With the UK General Election date set for the 6th May, and all of the parties jostling for every last vote, the time is right for a bit of pre-Election dreaming. This dreaming takes the form of a list of demands directly addressed to the major political parties. Obviously, this is done on a ‘best fit’ principle and the party that best fits my demands wins my vote. Simple.
- The introduction of a Robin Hood tax. This would see the levying of a tax of around 0.05% on hedge funds, banks and other finance institutions that could be taken from profits et cetera, and redistributed to tackle poverty in the UK and abroad. Money could be spent on allowing many people from impoverished backgrounds in the UK receive free transportation or access to internet services.
- Government-sponsored scheme to allow teachers, medics and business/enterprise professionals to take a year’s sabbatical, with living costs subsidised, in order to assist in training programmes in the developing world. What many areas of the developing world needs is not aid or arms, but practical assistance that is often deprived of them by their governments.
- Extending the first time buyer and key worker benefits when buying houses in order to make the schemes more accessible. This could include schemes with houses being sold with 0% deposits and with the total cost of supposedly affordable housing capped to allow true affordability. It is only with a bold step that people can avoid their money evaporating through paying rent their whole lives.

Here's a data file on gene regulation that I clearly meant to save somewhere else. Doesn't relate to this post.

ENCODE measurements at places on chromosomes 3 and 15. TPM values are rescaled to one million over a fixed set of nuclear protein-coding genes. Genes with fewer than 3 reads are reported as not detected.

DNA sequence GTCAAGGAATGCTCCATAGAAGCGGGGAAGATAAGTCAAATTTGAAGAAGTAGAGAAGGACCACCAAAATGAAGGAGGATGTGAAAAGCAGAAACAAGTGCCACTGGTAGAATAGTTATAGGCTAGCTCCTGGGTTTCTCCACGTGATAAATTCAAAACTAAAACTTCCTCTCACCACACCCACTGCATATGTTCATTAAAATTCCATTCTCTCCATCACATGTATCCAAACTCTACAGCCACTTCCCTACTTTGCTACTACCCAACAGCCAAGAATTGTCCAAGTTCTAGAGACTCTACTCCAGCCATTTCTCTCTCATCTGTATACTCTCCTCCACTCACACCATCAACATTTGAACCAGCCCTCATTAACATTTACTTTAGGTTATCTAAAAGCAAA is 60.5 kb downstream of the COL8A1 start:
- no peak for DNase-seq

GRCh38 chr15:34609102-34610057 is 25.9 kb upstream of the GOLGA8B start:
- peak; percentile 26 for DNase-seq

- Encourage any foreign skilled workers to take up a position in the UK that makes the most of their training. It is an outrage that people that have trained as doctors, or who have a strong university education, are reduced to working as cleaners and traffic wardens. If there is a necessity for middle-skilled jobs to be filled, then the appropriate people should be prioritised by the Home Office.
- Too much of our food is being sourced from abroad at present. The UK should ensure that all British farmland is being used to the appropriate extent, regardless of EU quotas on such practices. Furthermore, trade with EU countries should not be prioritised over trade with non-EU countries. It is the responsibility of the UK to foster international links with Commonwealth countries to allow economic growth and to move away from EU protectionism.
It is worth noting that this is not necessarily what I think the future government of the UK should prioritise over any other issues, but rather is a representation of what I would personally like to see pushed forward.